Portland Gay Men's Chorus
8 p.m. Sat and 3 p.m. Sun, Reed College's Kaul Auditorium, $16–42
In Peace, Love, and Misunderstanding, the chorus "reflects on the current state of the nation and offers a message of hope for the future." Especially notable: the 10th-anniversary performance of a commission called "BraveSouls & Dreamers," whose librettist, Robert Espindola, died last year.
Clap Your Hands Say Yeah
9 p.m. Sun, Mississippi Studios, $18–20
Clap Your Hands Say Yeah, a label-less band that rose to popularity via music blogs (thanks, Internet), performs songs from their fifth full-length album, The Tourist.
7:30 p.m. Thu–Sat and 2 p.m. Sun, Milagro Theatre, $18–27
The winner of the 2008 Henry Award for Outstanding New Play, Octavio Solis's powerfully moving story follows a girl mentally crippled in a tragic accident who can only communicate with her caretaker, Lydia.
OPENING Playhouse Creatures
7:30 p.m. Fri–Sat and 2 p.m. Sun, CoHo Theater, $20–28
Set in England in 1669, April de Angelis’s play follows the travails of four women trying to make it in a previously male-only domain: the theater.
CLOSING Trifles and Dutchman
7:30 p.m. Thu–Sat, Back Door Theater, $15–25
Defunkt presents an evening of challenging one-acts: Amiri Baraka’s Dutchman and Susan Glaspell’s Trifles, two plays that dig deep into America’s complicated path through race and gender inequality.
Resist! The Variety Show!
7 p.m. Sun, Mar 19, Clinton Street Theater, $5–10 sliding scale
This monthly variety show aims to teach tools for effective resistance through music, theater, comedy, poetry, and skill sharing. Tonight’s theme is intersectional activism, and proceeds will benefit Don’t Shoot Portland.
Parting Shots: Minor White's Images of Portland, 1938–1942
10 a.m.–5 p.m. Thu–Sat, Architectural Heritage Center, $5
It was a plum gig for an upstart photographer: in 1938, a 30-year-old named Minor White was commissioned by the Works Progress Administration to document the architecture of downtown Portland. This exhibit brings together White’s photography—35 prints in total, of both commercial buildings and opulent mansions—and physical artifacts from some of the buildings he documented. The show's opening reception is this Thursday from 6–8 p.m. For more, check out our story.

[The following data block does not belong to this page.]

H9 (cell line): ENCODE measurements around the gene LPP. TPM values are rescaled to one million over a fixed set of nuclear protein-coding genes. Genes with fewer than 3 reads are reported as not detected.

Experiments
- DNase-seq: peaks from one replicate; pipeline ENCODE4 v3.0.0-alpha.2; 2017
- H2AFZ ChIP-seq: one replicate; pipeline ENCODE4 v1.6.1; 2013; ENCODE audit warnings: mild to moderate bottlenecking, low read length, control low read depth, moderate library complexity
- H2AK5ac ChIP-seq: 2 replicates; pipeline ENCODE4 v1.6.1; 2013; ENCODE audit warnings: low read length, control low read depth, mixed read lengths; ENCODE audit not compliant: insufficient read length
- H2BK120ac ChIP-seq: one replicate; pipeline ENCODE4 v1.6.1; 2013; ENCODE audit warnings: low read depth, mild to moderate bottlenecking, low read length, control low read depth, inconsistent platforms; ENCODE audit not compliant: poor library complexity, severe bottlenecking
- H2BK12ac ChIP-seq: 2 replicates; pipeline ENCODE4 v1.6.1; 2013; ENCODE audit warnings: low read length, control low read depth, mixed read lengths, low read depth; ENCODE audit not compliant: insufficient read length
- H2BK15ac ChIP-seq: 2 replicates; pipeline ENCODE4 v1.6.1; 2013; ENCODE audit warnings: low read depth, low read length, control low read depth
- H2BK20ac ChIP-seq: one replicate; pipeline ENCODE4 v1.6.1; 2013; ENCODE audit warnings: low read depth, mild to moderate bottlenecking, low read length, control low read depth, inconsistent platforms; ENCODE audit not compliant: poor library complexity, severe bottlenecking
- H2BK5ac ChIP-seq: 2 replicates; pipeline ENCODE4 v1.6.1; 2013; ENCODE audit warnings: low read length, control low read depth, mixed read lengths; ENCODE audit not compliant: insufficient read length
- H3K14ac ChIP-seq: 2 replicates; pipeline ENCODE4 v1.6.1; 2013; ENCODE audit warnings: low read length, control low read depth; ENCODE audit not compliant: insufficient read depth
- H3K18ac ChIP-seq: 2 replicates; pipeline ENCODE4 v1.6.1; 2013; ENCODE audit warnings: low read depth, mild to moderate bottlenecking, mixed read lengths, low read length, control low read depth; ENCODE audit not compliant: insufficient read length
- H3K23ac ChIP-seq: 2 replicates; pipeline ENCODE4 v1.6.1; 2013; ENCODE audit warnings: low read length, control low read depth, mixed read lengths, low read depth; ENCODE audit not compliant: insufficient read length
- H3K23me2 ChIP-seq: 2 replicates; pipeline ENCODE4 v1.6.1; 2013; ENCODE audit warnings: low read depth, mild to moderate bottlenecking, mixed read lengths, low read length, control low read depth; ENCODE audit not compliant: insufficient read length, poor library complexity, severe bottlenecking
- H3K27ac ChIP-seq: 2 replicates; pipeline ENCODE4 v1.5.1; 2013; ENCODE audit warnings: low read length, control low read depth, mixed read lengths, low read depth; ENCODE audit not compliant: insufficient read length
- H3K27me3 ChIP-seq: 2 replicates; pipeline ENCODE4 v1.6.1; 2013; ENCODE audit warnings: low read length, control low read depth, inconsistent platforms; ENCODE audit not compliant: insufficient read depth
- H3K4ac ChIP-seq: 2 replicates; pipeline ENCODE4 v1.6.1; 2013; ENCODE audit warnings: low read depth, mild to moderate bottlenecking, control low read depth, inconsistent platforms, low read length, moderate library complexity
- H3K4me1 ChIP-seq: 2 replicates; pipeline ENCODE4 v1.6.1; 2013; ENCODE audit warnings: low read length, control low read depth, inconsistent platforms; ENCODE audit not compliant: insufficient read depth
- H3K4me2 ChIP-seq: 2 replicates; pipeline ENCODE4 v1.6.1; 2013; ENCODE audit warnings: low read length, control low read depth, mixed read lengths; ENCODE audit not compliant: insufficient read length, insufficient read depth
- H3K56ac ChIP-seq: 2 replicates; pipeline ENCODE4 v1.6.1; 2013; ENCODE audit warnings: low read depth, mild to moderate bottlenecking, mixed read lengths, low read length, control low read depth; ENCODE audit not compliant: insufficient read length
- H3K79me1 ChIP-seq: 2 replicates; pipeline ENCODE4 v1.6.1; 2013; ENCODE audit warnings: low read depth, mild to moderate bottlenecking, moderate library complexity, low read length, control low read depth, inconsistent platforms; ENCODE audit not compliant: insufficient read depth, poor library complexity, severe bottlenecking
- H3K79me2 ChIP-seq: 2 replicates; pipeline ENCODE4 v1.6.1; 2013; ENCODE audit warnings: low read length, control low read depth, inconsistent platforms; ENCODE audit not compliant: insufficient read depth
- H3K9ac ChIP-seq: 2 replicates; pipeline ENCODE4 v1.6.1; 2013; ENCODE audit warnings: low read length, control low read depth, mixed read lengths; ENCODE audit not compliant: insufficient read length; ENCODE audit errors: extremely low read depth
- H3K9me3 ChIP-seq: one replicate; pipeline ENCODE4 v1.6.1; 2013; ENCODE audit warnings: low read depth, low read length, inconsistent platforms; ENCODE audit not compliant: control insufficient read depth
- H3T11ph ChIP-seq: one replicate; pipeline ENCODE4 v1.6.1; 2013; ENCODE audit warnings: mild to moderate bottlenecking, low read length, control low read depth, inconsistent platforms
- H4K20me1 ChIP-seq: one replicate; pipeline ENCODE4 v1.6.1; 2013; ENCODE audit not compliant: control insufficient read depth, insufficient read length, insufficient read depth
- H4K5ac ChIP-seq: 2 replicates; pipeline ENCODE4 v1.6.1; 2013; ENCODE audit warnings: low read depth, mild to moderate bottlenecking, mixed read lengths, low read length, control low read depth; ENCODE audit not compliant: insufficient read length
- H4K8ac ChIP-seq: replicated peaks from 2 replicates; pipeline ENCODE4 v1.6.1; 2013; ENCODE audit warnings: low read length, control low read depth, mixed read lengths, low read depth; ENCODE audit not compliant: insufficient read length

Adrian Landon Brooks
1–6 p.m. Thu–Sat, Stephanie Chefas Projects, FREE
In Golden Age, the Texas-based artist uses reclaimed wood, bright colors, and geometric patterns to create paintings that evoke folklore and Greek mythology.
CLOSING NXNE: The Skanner Photography of Julie Keefe, 1991–2008
Thru Mar 17, Emerson House, FREE
Julie Keefe started working as a photographer for the Skanner, Portland’s African-American newspaper, in 1991. This exhibit gathers nearly two decades’ worth of her work of North and Northeast Portland.
Art+Feminism Wikipedia Edit-a-thon
10 a.m.–5 p.m. Sat, PICA, FREE
Want to help close Wikipedia's gender gap? A 2011 survey found that less than 10 percent of the online encyclopedia's contributors identify as female, which has led to the spread of these edit-a-thons, where folks gather for in-person, communal editing jams to expand Wikipedia entries on art and feminism. Tutorials, reference materials, childcare, and snacks provided.